To me, traveling—especially solo traveling—and writing have been absolutely intertwined. Immersing myself in other countries has expanded my mind, fueled my curiosity and stoked my interest in other people. Traveling has made me a better observer. Also, traveling alone taught me to be alone for long periods and provided me with invaluable writing and thinking time. The thinking time is probably what’s been most important. In my everyday surroundings, I can find it hard to enter into periods of deep reflection.
4. What are some of the highlights of your travels?
Visiting Vietnam in 1994 was a wonderful, once-in-a-lifetime experience. The country was just opening up to travelers, and people were so incredibly welcoming and interested in the handful of us who were making our way through the limited number of places we were allowed to visit. I hadn’t known what to expect as an American, but, in the south, at least, my nationality actually made me a star. Everyone wanted to try out some English, and older people wanted to tell me their stories of working with Americans during the war. I was literally cheered at times. I was regularly invited into people’s homes; I was taken out to eat. I spent hours in conversations that were intense and poignant.
In the Mekong Delta, I spent some time in Chau Doc, where I was the only apparent Caucasian, and I was taken by the hand and pulled gently from house to house, because so many people wanted to talk to me or host me for a glass of tea. It was during the Chinese New Year, so there was an air of festivity about everything anyway. And Vietnam is a beautiful country—the landscape, the architecture. But I don’t think I will ever go back, because I want to preserve it in my memory as it was during that transitional time.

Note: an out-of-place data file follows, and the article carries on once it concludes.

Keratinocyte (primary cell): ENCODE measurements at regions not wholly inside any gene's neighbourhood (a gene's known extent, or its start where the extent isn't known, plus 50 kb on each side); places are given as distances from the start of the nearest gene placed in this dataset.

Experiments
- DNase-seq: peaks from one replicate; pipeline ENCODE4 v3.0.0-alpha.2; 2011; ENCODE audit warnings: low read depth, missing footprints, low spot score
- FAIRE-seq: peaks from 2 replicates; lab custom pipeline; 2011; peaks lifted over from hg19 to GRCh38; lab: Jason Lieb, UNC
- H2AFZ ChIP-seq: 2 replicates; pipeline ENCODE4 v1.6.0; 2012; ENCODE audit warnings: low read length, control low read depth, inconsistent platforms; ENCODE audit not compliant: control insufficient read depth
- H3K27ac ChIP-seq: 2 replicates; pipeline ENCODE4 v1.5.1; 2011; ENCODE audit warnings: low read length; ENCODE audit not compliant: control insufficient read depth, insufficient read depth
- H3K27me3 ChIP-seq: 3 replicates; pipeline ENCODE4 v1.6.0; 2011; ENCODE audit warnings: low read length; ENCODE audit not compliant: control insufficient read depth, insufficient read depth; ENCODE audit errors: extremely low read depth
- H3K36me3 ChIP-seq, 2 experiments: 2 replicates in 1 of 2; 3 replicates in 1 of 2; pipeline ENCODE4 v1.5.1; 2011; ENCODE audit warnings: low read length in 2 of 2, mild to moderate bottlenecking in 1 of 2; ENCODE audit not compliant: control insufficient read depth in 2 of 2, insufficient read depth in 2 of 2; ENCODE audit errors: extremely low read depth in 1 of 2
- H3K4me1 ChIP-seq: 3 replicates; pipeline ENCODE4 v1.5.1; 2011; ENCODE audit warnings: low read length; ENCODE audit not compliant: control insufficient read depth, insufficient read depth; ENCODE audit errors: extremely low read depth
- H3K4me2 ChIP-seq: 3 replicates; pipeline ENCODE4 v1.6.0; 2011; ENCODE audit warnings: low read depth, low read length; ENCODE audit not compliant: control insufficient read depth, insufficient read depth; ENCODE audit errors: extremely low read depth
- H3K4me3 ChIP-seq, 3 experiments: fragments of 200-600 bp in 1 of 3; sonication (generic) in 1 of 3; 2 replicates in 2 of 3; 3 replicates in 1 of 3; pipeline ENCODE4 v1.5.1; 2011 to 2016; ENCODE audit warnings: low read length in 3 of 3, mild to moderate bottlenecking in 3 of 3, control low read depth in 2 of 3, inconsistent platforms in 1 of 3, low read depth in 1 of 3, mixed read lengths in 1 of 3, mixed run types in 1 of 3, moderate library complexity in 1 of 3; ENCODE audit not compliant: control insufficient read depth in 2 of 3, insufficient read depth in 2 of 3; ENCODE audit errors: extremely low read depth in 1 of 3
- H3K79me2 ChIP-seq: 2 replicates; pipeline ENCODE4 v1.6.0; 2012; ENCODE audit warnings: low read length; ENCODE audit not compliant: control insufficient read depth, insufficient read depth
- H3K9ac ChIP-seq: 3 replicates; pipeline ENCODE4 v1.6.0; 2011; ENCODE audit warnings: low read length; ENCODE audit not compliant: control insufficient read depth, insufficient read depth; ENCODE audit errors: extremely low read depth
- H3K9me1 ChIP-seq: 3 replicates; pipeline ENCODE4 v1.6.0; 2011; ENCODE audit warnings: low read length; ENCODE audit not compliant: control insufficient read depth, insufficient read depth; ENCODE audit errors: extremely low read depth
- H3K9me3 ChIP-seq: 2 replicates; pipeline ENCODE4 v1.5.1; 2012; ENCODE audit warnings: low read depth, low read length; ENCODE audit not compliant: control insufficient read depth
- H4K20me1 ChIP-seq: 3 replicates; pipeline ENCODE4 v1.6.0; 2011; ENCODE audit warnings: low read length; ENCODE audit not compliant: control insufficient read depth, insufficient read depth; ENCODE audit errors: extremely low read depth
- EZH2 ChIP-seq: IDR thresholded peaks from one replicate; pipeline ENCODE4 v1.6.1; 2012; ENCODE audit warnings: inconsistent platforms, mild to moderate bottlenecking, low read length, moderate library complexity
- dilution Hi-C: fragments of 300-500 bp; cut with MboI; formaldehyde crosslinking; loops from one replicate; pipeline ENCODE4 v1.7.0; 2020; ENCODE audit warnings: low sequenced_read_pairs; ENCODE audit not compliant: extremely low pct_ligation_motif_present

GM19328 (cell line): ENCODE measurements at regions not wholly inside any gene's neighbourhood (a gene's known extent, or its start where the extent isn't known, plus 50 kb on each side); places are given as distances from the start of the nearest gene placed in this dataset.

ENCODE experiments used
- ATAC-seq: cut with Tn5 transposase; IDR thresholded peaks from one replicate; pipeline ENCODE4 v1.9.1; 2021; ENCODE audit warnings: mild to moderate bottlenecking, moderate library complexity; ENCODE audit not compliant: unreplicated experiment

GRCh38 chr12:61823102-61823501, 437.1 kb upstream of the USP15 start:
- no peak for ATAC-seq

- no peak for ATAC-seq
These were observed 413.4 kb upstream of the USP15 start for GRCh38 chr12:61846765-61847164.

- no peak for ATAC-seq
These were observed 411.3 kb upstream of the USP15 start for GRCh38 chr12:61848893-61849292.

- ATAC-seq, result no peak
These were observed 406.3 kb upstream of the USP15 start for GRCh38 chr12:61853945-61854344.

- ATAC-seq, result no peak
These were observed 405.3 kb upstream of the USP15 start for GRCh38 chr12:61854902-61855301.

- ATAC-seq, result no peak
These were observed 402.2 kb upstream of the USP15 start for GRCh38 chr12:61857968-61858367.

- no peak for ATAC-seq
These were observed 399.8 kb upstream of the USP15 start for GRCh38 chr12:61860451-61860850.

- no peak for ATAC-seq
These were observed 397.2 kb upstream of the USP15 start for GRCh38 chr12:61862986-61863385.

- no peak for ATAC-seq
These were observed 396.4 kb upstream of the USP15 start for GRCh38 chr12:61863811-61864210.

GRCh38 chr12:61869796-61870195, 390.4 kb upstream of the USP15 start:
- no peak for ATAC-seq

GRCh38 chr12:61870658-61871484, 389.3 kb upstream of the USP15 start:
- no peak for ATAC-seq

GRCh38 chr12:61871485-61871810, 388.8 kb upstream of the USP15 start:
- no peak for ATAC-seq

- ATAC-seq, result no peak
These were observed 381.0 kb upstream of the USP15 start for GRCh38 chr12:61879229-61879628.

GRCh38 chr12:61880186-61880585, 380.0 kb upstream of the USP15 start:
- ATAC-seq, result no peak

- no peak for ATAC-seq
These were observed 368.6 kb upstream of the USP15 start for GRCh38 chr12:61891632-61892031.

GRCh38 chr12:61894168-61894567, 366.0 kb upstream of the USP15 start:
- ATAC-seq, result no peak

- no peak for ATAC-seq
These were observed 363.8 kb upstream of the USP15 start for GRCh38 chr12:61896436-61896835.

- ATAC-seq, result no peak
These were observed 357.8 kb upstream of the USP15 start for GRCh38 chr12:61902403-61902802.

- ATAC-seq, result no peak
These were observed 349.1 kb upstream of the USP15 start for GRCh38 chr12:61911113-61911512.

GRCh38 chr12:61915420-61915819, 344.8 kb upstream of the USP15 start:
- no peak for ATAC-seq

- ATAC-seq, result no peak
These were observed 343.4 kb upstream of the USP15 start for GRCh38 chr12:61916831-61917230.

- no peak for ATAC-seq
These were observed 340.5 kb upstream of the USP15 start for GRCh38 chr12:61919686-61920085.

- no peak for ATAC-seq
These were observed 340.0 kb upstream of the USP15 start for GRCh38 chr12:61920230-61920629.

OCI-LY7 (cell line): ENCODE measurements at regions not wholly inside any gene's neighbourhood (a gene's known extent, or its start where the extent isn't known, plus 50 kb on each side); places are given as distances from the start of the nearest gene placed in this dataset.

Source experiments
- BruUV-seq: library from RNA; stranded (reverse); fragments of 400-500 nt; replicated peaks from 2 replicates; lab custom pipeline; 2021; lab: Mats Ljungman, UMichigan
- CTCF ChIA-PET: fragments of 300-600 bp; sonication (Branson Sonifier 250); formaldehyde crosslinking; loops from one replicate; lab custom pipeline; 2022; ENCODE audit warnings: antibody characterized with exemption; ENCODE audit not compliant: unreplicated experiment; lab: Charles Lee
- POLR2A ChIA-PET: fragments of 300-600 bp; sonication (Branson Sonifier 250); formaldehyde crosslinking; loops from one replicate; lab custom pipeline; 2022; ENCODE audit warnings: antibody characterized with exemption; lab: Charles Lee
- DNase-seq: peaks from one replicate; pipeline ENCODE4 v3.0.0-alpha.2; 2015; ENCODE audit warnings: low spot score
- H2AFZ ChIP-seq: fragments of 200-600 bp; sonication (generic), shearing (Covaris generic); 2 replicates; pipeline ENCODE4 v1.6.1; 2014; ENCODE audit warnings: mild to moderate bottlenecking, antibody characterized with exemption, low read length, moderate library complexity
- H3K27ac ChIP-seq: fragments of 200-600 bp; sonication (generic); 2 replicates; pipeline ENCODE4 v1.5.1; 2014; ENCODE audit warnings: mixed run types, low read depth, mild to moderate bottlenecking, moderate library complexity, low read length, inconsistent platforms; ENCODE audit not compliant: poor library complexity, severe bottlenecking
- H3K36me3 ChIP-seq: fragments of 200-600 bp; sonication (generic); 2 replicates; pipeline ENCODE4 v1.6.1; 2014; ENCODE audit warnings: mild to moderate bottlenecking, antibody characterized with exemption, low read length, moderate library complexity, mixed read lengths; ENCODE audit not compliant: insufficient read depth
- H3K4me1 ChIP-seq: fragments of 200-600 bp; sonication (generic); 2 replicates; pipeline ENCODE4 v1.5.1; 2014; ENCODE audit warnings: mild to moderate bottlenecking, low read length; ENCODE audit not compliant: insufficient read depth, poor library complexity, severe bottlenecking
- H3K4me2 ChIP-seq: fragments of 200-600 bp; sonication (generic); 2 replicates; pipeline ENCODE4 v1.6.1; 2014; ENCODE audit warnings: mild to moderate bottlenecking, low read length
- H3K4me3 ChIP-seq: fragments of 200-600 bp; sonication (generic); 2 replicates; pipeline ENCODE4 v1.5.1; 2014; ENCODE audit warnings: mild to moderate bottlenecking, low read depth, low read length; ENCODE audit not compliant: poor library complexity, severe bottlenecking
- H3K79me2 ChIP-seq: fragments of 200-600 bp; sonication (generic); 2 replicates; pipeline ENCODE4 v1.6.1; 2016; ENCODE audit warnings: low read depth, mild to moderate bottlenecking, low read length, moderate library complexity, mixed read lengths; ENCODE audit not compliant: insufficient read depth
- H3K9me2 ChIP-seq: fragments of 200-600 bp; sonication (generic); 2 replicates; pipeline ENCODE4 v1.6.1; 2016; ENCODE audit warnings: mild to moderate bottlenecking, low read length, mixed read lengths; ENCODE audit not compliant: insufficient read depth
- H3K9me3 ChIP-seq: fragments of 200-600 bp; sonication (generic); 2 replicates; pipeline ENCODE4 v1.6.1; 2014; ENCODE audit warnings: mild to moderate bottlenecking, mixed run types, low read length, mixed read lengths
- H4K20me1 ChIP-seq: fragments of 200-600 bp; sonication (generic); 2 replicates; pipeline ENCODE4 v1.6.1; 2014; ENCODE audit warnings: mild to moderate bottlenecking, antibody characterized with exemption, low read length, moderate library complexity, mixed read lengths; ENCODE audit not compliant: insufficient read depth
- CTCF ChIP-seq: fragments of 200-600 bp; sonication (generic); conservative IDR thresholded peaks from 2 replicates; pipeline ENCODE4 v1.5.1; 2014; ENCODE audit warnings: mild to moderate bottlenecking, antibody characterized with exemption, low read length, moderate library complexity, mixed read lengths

5. What’s still on your travel bucket list?
Now I have a family, and my travel goals reflect that; I want to go places that I think would be fun for and with kids. I really want to go to Costa Rica, and we hope to go to northern Italy, where my husband has relatives, and to combine the visit with one to the south of France, where one of my oldest and best friends lives with her son. I also would love to go to Mexico for a couple months and do a home-study Spanish language immersion. My son is in a bilingual program at school, so he’d have a leg up on us. He’s also shown a lot of interest in Currency, and so now he wants to go to Thailand, and I’d love to find a way for us all to go there.
6. Do you have any plans for other books where the setting plays an important role?
I think in the broad sense, setting will always be important to me as a writer, but the books I’m thinking about now don’t have a travel component. It’s been a long time since I’ve been immersed enough in another country to set a book there. But I have a fantasy—and maybe it’s one that could come true—of going abroad with my family to live for a year, and then I would hope to write a fictional or nonfiction piece inspired by that.
Final photo courtesy of Lisa Meehan Williams. There are affiliate links in this post.